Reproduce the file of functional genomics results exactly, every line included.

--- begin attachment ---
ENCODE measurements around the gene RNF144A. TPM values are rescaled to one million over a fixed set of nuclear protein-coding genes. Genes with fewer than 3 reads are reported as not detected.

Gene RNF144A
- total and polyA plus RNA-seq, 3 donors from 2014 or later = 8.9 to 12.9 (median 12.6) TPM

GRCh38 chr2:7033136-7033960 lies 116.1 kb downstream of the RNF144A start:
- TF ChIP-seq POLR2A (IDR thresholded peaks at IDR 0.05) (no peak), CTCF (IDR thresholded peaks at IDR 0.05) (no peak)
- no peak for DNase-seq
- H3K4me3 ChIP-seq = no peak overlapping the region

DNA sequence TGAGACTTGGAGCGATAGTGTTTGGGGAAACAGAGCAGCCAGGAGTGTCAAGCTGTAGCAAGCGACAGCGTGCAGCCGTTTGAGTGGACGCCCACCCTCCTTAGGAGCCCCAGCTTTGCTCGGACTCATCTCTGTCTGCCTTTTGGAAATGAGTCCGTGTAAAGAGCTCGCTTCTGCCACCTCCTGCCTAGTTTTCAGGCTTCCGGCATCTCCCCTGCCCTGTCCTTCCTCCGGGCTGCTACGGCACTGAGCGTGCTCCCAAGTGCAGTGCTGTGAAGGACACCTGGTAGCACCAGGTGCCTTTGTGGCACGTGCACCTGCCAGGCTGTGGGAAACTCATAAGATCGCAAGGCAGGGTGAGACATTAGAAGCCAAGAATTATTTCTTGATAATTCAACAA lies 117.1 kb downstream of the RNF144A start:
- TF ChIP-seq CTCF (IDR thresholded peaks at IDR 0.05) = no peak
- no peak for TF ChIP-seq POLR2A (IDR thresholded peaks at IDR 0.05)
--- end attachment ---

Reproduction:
ENCODE measurements around the gene RNF144A. TPM values are rescaled to one million over a fixed set of nuclear protein-coding genes. Genes with fewer than 3 reads are reported as not detected.

Gene RNF144A
- total and polyA plus RNA-seq, 3 donors from 2014 or later = 8.9 to 12.9 (median 12.6) TPM

GRCh38 chr2:7033136-7033960 lies 116.1 kb downstream of the RNF144A start:
- TF ChIP-seq POLR2A (IDR thresholded peaks at IDR 0.05) (no peak), CTCF (IDR thresholded peaks at IDR 0.05) (no peak)
- no peak for DNase-seq
- H3K4me3 ChIP-seq = no peak overlapping the region

DNA sequence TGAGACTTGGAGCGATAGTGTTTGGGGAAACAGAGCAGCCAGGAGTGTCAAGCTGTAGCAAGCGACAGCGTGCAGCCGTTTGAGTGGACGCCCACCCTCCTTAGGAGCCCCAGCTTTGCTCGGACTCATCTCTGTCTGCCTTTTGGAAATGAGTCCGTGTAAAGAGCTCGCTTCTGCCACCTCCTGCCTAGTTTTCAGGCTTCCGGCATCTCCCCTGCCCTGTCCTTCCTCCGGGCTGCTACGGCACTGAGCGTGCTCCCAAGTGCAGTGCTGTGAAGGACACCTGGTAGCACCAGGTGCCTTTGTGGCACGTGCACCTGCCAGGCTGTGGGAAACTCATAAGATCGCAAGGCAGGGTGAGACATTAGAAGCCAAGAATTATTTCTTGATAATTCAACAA lies 117.1 kb downstream of the RNF144A start:
- TF ChIP-seq CTCF (IDR thresholded peaks at IDR 0.05) = no peak
- no peak for TF ChIP-seq POLR2A (IDR thresholded peaks at IDR 0.05)